Opening Event at the Salon Art + Design Show
1.Vernissage - defined as a great opening party.
The Salon Art + Design Show in NYC at the Park Avenue Armory earlier this month was a civilized and elegant affair after a few weeks of NYC auction art frenzy.
With Sylvia Panijal Chavillat & Picasso 

2.Great Art: Works that have rarely or possibly never been shown before. Art Fairs should be like a well produced fashion show, always with a new collection. There are enough artists out there to support this premise. 

3. Unique / Special Venue: In a good location or a creative and interesting space that draws people in. 

4. Well Curated Booth: Which reflects the local cultural and global issues. A well thought out booth that can tell a story or refers to the artists behind the work. 

5. Branding: Viewers should be able to identify with the show and take something away from it instead of being overly conceptual and out there, unless the later objective is to be far reaching. Then it is a show where the focus is not on selling art... begging the question "How does that help the artist?"
Waterhouse & Dodd salon at
The Salon: Art + Design Show.

An excellent example of a beautifully curated show (vs. fair) was the Salon Arts + Design Show held at the 
Park Avenue Armory on Manhattan's Upper East Side. It featured 53 leading international galleries, showing coveted works of art, 20th century and contemporary design, decorative arts, antiques and ethnographic art.The exhibitor vetting process is taken seriously by the show's review committee.

The attendees reflected a local and International mix judging by the artsy yet elegant crowd who attended the opening VIP event which included yummy hors d'oeuvres and cocktails hosted by Architectural Digest. Visitors were able to take away a handsomely produced program, view a well executed website and even use their smart phones with the Artsy app to get information about various exhibits and pricing in real time during the course of the four day art fair.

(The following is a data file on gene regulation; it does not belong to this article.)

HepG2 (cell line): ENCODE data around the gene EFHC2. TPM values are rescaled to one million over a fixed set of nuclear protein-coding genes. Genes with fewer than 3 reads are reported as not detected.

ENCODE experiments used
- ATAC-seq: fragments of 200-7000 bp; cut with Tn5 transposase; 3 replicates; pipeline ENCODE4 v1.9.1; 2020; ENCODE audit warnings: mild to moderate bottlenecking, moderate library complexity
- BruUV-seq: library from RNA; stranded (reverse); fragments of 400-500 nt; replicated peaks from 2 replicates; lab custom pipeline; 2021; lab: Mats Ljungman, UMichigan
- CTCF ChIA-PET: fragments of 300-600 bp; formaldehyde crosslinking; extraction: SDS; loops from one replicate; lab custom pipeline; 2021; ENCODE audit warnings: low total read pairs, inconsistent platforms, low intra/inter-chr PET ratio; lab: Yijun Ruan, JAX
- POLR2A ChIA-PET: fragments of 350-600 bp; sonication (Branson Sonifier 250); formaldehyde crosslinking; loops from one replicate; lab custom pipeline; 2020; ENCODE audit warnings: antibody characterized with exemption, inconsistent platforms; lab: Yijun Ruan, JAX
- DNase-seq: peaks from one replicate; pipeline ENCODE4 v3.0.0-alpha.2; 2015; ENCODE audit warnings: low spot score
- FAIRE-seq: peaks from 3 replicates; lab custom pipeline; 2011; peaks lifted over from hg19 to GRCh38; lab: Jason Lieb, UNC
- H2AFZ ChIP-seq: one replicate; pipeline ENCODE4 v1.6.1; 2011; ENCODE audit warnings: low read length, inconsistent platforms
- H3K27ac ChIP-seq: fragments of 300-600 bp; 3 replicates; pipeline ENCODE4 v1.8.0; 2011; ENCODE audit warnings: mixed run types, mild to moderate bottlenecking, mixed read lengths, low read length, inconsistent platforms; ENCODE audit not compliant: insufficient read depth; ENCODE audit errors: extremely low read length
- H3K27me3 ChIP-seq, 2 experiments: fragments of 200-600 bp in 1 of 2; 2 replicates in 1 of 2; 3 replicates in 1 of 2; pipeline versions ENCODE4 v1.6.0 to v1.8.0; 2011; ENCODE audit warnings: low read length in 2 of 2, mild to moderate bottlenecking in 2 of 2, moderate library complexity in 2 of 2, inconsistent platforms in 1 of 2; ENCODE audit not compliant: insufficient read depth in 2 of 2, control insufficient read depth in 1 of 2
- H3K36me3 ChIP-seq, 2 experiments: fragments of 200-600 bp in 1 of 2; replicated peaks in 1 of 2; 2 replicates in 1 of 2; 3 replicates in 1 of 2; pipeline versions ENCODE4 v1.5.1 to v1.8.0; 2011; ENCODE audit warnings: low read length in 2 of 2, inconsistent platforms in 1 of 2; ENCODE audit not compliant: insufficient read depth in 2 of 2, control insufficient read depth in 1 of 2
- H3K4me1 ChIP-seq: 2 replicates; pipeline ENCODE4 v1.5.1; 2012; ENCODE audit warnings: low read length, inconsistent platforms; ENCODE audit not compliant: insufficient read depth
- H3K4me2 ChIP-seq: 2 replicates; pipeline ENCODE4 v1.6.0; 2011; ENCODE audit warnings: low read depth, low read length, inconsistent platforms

Admiring the work of Klaus Enrique
 at the Art Hamptons show in front of Rob Tucker's  
 mixed media ship work - oil / resin on board.
1. Overcrowded: With art and people, and narrow corridors / poorly designed booths that limit access to the artwork.

2. Overdone / Repetitive: Featuring the same artists that are seen everywhere and often. 

3. Confusing Content: An over emphasis on performance and installation art that can be difficult to relate to, or artwork that is simply too large to fit into most homes, forget about a NYC apartment.

Overwhelmingly conceptual trying too hard to be different and off-beat, which can frustrate the viewer who is unable to relate to the artwork. 

4. Timing: Too many fairs going at the same time - making it an overwhelming and exhausting experience.

5. Results:  It's a bad show when few attendees buy the art!

Sara - owner of Sara Nightingale Gallery,
Watermill, NY at ArtMRKT with 

"A Mirror to Nature" 2013 by Cara Enteles.
Some art fair organizers believe that healthy competition is good - but how much is too much?

Two contemporary art fairs were held on the same weekend last summer in Bridgehampton, NY - the artMRKT Hamptons and ArtHamptons shows.

The former with 40 exhibitors was held at the Bridgehampton Historical Center grounds in the center of the village, right at the Hampton Jitney stop. 

ArtMRKT Hamptons made a valiant attempt to entertain the guests with unusual music, performances and creatively dressed waitstaff; along with a wide array of gourmet food trucks from the five boroughs.

Rebecca, owner of Rebecca Hossack Art Gallery at
Art Hamptons.
ArtHamptons was held north of Bridgehamton on the 95 acre Sculpture Fields of Nova's Ark
with 78 galleries, with seemingly endless aisles and some booths featured just too much inventory.

Art Hamptons seemed to be focused on many social events -including a party celebrating the accomplishments of three time winner of the Pulitzer Prize and three Tony awards Edward Albee.

Both shows offered collectors a great chance to talk to exhibiting artists, gallery owners and other collectors.

I visited one of my favorites - The Rebecca Hossack Art Gallery - where I have collected from in the past. I have even gone as far as to visit her two galleries in London, and now it is easier to drop in on the gallery since they now have a location at 262 Mott Street in NYC. I've bought two pieces from Rebecca including a work by Kate Jenkins. Rececca is one of the hardest working gallery owners I know - who exhibited at both Art Hamptons and Art Southampton - the third and last local art fair this past summer.